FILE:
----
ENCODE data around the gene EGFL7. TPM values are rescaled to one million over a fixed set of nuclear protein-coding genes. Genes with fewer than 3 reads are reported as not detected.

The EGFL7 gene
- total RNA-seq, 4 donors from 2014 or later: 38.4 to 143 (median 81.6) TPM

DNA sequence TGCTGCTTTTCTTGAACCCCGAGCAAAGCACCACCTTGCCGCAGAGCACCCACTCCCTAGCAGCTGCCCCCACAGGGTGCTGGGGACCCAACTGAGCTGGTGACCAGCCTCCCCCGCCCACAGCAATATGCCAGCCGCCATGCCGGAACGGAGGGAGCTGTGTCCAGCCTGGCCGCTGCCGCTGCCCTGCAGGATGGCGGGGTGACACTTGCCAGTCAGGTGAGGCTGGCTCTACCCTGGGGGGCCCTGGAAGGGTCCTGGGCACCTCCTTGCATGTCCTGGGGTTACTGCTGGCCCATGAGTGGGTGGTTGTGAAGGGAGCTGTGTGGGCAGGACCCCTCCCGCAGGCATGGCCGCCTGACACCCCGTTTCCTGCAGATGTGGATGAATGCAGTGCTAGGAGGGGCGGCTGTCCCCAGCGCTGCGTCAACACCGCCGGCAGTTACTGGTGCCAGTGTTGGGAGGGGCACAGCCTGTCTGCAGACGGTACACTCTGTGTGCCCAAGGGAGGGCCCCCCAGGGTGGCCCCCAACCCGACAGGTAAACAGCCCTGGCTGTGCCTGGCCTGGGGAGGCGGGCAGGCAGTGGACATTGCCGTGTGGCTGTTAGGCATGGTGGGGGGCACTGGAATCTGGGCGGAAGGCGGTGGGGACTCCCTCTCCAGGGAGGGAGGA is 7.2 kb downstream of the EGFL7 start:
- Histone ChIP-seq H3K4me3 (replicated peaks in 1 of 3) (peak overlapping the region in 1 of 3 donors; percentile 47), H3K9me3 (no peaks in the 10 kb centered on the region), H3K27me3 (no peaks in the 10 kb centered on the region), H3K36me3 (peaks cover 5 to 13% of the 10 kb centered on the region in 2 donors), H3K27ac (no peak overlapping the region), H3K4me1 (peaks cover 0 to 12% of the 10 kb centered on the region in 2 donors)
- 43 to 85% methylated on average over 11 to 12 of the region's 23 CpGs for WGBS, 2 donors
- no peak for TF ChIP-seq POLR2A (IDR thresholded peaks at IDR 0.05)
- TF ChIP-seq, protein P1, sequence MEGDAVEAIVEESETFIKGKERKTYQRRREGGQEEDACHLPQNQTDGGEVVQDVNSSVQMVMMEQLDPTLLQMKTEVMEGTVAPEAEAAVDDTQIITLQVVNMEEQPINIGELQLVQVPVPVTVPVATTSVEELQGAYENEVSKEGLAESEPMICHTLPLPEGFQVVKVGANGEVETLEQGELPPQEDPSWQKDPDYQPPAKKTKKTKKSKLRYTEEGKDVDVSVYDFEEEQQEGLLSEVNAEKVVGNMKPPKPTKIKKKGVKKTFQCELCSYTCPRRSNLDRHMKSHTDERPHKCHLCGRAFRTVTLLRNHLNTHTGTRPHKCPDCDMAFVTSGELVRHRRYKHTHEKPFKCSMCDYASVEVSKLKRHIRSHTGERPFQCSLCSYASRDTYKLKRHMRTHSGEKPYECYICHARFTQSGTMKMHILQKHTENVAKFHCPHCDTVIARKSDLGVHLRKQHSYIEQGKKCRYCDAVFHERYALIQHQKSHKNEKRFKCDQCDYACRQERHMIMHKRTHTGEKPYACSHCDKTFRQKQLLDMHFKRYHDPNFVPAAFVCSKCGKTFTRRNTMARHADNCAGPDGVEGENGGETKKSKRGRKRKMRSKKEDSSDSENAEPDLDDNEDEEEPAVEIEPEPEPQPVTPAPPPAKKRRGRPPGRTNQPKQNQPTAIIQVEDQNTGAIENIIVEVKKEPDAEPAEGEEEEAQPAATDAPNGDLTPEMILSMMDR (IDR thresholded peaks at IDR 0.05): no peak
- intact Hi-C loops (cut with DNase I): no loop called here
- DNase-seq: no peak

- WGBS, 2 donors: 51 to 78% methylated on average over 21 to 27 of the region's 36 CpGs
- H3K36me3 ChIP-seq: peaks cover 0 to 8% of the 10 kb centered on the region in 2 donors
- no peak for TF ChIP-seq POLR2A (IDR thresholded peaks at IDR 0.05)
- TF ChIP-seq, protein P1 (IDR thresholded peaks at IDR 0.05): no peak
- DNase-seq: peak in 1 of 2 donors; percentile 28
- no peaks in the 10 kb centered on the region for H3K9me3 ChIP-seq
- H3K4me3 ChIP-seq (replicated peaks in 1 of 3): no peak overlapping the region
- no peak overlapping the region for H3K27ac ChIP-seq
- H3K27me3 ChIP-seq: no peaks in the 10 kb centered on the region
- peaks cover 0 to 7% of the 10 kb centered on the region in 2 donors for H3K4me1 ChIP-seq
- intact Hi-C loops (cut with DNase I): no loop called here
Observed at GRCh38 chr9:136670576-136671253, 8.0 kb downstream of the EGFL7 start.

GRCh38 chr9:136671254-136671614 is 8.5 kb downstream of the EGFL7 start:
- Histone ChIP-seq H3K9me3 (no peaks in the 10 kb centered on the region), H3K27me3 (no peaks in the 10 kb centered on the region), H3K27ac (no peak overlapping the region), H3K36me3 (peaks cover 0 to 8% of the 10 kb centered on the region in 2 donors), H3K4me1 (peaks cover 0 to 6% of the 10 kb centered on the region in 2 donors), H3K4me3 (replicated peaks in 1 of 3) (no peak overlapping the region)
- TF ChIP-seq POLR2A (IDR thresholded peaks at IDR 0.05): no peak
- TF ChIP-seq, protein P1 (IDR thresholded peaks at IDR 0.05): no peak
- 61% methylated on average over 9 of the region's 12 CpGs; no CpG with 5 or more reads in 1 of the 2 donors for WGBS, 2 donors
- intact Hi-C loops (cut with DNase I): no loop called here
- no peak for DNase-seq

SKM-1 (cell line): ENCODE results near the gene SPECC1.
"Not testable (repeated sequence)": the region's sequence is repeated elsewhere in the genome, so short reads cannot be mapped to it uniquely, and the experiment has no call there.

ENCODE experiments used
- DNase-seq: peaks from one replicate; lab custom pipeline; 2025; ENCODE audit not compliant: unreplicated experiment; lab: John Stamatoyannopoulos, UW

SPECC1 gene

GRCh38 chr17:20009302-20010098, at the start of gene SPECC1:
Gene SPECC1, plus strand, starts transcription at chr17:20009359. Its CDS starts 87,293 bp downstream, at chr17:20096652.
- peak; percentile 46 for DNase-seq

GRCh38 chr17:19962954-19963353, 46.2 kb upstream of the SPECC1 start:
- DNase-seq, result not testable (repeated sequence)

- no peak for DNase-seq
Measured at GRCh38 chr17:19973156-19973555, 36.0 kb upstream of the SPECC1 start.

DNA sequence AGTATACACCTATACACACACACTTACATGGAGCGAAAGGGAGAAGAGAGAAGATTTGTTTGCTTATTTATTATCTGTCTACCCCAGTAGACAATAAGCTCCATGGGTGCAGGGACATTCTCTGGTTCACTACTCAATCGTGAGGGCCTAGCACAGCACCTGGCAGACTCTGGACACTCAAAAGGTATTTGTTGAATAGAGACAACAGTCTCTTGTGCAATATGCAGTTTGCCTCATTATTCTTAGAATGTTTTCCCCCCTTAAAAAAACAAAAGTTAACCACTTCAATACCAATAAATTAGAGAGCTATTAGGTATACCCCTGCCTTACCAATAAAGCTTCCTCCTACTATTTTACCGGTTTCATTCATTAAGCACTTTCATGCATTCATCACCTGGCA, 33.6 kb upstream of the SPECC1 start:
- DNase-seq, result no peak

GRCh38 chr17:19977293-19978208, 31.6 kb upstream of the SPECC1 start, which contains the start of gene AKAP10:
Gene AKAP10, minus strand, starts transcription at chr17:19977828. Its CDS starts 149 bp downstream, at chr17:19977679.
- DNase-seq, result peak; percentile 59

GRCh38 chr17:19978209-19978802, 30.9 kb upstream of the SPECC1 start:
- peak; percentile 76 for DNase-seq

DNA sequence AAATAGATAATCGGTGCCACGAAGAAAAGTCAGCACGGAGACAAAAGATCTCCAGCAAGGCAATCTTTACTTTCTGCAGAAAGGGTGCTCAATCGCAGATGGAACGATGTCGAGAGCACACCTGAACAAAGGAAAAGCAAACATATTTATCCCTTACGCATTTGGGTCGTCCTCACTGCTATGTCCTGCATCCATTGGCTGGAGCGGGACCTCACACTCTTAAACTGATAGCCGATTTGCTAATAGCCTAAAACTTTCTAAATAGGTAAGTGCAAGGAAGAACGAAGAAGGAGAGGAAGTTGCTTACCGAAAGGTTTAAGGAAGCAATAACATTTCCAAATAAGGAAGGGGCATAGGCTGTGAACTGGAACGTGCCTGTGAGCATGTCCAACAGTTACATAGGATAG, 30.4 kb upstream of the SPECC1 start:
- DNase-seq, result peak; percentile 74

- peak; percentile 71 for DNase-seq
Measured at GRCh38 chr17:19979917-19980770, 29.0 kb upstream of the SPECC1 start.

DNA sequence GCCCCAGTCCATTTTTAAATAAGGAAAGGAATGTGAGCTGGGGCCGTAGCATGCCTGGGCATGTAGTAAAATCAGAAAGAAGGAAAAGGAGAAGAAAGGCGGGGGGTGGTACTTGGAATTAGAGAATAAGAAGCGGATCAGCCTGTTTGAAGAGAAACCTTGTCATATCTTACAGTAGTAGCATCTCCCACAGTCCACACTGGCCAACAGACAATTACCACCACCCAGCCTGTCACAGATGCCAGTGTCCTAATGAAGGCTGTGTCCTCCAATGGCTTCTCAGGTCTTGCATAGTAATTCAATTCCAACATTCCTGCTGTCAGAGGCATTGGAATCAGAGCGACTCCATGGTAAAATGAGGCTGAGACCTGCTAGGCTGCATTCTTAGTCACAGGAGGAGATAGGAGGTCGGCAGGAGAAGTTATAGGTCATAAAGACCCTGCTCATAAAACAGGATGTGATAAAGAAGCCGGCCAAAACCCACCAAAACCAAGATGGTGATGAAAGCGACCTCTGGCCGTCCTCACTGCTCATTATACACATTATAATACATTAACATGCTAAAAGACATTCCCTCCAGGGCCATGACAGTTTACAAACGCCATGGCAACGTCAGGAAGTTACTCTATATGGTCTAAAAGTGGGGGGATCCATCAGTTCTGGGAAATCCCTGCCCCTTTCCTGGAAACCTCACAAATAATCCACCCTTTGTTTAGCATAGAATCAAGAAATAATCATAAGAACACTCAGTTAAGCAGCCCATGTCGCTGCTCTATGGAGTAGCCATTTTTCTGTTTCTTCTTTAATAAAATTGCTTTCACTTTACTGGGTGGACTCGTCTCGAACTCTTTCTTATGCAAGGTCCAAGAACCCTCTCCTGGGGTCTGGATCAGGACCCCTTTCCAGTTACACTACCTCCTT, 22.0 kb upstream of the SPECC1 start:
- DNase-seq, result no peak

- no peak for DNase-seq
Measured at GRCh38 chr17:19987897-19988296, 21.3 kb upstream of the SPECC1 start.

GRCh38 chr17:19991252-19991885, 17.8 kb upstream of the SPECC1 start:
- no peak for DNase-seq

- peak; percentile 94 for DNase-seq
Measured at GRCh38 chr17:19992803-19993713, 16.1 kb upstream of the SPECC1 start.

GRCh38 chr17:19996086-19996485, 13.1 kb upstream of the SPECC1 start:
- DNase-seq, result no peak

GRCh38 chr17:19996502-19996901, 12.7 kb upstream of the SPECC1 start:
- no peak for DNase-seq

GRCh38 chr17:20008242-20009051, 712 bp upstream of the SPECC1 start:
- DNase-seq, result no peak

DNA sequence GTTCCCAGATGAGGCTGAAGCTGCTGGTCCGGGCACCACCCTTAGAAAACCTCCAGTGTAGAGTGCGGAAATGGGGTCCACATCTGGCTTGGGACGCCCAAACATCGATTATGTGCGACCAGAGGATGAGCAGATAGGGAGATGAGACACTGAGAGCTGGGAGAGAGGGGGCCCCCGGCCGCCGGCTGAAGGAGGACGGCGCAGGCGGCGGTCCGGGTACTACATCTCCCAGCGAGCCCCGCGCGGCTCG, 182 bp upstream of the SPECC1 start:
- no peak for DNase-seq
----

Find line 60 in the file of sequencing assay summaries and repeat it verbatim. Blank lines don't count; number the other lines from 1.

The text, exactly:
Measured at GRCh38 chr17:19992803-19993713, 16.1 kb upstream of the SPECC1 start.